A new study claims that advertising campaigns that warn against alcohol abuse can actually spur increase in drinking among target audiences.
The research from the Indiana University Kelley School of Business is forthcoming in the Journal of Marketing Research.
Boffins in this first-of-its-kind study showed that the ads triggered an innate coping mechanism that enables viewers to distance themselves from the serious consequences of reckless drinking.
"The public health and marketing communities expend considerable effort and capital on these campaigns but have long suspected they were less effective than hoped," said Adam Duhachek, a marketing professor and co-author of the study. "But the situation is worse than wasted money or effort. These ads ultimately may do more harm than good because they have the potential to spur more of the behavior they're trying to prevent."
Duhachek's research specifically explores anti-drinking ads that link to the many possible adverse results of alcohol abuse, such as blackouts and car accidents, while eliciting feelings of shame and guilt. Findings show such messages are too difficult to process among viewers already experiencing these emotions, for example, those who already have alcohol-related transgressions.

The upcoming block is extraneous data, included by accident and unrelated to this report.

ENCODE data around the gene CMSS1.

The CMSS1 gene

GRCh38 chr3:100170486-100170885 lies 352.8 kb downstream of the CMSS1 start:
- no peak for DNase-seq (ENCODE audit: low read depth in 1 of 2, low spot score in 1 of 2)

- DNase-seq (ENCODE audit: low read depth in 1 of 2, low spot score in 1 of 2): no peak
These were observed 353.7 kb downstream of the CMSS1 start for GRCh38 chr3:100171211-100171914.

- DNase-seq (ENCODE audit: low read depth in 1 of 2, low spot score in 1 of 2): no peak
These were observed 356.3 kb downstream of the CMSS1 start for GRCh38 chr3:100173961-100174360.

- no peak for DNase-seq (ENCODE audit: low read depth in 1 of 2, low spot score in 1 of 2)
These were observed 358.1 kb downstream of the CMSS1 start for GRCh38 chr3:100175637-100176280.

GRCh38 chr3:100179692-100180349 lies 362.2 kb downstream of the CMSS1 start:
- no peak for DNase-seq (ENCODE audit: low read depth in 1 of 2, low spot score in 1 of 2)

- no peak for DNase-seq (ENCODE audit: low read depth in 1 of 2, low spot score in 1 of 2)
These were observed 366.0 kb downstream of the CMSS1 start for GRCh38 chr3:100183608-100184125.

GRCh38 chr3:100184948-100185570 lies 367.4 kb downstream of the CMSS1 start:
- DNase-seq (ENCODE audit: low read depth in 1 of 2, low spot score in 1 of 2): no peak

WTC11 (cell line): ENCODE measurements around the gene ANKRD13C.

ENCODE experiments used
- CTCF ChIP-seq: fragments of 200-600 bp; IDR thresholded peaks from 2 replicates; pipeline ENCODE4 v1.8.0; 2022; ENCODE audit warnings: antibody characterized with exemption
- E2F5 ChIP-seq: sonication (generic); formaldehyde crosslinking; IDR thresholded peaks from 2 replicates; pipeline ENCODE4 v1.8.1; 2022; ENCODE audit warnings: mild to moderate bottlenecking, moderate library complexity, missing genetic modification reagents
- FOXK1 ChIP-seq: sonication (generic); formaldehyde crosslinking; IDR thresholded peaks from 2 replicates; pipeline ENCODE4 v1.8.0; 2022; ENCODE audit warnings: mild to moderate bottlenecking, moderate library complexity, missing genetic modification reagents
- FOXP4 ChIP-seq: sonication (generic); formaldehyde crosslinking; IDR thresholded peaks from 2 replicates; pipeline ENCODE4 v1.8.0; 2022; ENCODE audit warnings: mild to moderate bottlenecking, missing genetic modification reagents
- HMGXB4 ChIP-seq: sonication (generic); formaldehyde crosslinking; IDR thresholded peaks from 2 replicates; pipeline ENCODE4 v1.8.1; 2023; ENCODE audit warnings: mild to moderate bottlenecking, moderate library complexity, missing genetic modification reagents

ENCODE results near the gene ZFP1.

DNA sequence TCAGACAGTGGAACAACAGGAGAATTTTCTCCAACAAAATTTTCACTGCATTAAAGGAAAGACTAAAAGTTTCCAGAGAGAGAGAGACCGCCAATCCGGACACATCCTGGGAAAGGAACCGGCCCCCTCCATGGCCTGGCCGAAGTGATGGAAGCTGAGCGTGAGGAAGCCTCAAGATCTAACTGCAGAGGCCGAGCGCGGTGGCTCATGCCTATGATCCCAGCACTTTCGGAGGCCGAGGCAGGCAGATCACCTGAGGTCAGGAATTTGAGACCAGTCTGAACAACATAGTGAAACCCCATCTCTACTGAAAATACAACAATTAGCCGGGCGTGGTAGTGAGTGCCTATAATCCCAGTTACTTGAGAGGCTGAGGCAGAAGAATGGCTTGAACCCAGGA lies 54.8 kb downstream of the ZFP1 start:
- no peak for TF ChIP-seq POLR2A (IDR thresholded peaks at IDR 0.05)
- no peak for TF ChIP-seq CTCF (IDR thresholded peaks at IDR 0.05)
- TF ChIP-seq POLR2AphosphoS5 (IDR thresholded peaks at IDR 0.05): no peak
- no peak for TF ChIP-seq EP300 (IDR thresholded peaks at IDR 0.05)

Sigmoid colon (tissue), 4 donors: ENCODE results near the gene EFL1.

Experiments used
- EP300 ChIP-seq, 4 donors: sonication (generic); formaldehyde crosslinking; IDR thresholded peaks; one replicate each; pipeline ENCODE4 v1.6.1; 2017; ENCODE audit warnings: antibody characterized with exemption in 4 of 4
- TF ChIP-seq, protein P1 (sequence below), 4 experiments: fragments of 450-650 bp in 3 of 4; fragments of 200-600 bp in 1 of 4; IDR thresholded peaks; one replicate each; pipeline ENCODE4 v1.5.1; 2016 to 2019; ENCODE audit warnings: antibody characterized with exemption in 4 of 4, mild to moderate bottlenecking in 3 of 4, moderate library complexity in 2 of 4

To cope, they adopt a defensive mindset that allows them to underestimate their susceptibility to the consequences highlighted in the ads; that is, that the consequences happen only to "other people." The result is they engage in greater amounts of irresponsible drinking, according to respondents.
"Advertisements are capable of bringing forth feelings so unpleasant that we're compelled to eliminate them by whatever means possible," said Duhachek. "This motivation is sufficiently strong to convince us we're immune to certain risks."